Salads have been around since ancient times, with Greeks and Romans both eating lettuce and even topping it with a type of vinaigrette. While salads can be a healthy side or meal, they can be fat and calorie bombs if you choose the wrong ingredients or bog them down with tons of high-calorie dressing.
Vegetables are the nutritional stars of salads, since they are filled with essential nutrients and are low in calories and fat. When you make a salad, most of it should consist of veggies, preferably in a variety of colors since different colors are produced by different nutrients. For the most nutrients, ditch the iceberg lettuce and go with a darker green, such as spinach, romaine, mesclun or a spring mix. For a different taste, consider adding some fresh herbs, such as parsley, chives, cilantro, oregano, thyme or rosemary.
Let's face it -- salads can be kind of bland and boring if you don't add dressing. As long as you choose the right type of dressing and don't add any more than 1 to 2 tablespoons, there's no reason for you not to use it. Vinaigrette tends to be one of the more nutritious options, since it contains the heart-healthy unsaturated fat from olive oil rather than the saturated fat typically found in many creamy dressings. And you do want at least a little fat in your salad, otherwise you can't absorb the vitamins A, D, E, and K in your salad, so skip the nonfat dressing and go with the low fat. Making your own dressing is quick and easy, and helps you avoid all the additives in store-bought dressings. If you really want a creamy dressing, choose one made with yogurt or tofu rather than mayo.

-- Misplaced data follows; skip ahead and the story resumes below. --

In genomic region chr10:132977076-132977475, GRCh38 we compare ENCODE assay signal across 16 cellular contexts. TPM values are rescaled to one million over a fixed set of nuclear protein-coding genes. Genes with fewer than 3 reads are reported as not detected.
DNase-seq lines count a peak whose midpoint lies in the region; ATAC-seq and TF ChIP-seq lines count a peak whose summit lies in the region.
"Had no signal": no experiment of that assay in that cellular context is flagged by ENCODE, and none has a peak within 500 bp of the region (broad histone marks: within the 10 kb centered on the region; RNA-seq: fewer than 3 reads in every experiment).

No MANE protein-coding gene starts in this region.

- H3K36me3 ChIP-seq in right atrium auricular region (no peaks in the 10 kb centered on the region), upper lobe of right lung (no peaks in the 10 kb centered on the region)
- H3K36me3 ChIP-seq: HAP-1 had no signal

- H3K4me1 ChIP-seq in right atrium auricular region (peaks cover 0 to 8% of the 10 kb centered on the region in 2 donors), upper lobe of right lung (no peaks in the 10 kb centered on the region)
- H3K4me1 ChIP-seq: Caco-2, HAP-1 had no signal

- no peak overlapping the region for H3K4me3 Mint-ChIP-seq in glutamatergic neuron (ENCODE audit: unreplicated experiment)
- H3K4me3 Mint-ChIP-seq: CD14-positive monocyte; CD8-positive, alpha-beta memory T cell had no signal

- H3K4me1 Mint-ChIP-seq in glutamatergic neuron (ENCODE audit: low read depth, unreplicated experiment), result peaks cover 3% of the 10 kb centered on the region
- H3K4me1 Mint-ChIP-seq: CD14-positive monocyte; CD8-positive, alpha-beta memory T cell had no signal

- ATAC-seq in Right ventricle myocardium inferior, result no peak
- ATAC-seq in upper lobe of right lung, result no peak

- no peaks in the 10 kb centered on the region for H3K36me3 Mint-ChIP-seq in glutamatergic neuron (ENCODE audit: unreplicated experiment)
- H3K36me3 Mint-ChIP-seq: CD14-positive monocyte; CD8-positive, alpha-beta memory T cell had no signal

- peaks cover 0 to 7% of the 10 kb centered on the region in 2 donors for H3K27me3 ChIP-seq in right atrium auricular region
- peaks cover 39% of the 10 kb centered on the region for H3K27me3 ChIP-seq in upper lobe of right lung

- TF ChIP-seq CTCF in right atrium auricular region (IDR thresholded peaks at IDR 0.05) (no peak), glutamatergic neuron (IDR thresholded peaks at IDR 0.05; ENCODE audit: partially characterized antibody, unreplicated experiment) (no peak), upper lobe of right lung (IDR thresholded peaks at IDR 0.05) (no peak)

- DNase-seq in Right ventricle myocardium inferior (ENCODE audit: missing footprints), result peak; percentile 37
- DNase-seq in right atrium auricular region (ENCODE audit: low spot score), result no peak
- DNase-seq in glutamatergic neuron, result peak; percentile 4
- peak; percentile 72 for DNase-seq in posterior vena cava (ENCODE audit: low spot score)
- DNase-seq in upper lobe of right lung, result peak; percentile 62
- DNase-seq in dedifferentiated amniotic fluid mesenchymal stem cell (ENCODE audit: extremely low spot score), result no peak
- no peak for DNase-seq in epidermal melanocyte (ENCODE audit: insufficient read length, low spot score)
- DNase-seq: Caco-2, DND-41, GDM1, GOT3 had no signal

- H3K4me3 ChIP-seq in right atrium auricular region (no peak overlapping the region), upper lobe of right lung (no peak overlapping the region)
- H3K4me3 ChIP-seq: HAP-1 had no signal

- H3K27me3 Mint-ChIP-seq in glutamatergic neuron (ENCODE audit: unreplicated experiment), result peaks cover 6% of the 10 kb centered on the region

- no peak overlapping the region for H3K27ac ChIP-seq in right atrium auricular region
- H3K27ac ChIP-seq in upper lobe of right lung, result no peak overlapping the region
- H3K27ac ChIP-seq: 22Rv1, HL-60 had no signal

Make your salad interesting and a bit more flavorful by adding nutritious extras. Either fresh or dried fruit gives the salad a bit of sweetness, and nuts and seeds add both nutrients and crunch, although you want to watch how much you add since they are a bit high in calories. Your salad will be more filling if you add some hard boiled eggs or lean protein such as tofu, beans, chicken, turkey, tuna, salmon or shrimp. However, skip the bacon bits and buttery croutons since they are high in fat and calories and don't really provide much in the way of nutrients. If you must have cheese, choose a small amount of very flavorful cheese or opt for a low-fat variety.
Not a huge fan of green salads? Try pasta salads, which you can also make more nutritious if you use whole-wheat pasta and the same types of healthy ingredients you would use in green salads, including one of the dressings that doesn't heavily rely on mayonaisse. Just keep your serving size small since pasta salad contains a lot more calories than green salads. Beans, vegetables, fruits and nuts and seeds increase the nutrients in your pasta salad, so add lots of these instead of making the salad almost all pasta with just a few flecks of veggies here and there.
- Academy of Nutrition and Dietetics: Healthy Salads
- Fitness Magazine: Build a Better Salad
- The Oxford Encyclopedia of Food and Drink in America; Andrew F. Smith, editor in chief
Based in Massachusetts, Jessica Bruso has been writing since 2008. She holds a master of science degree in food policy and applied nutrition and a bachelor of arts degree in international relations, both from Tufts University.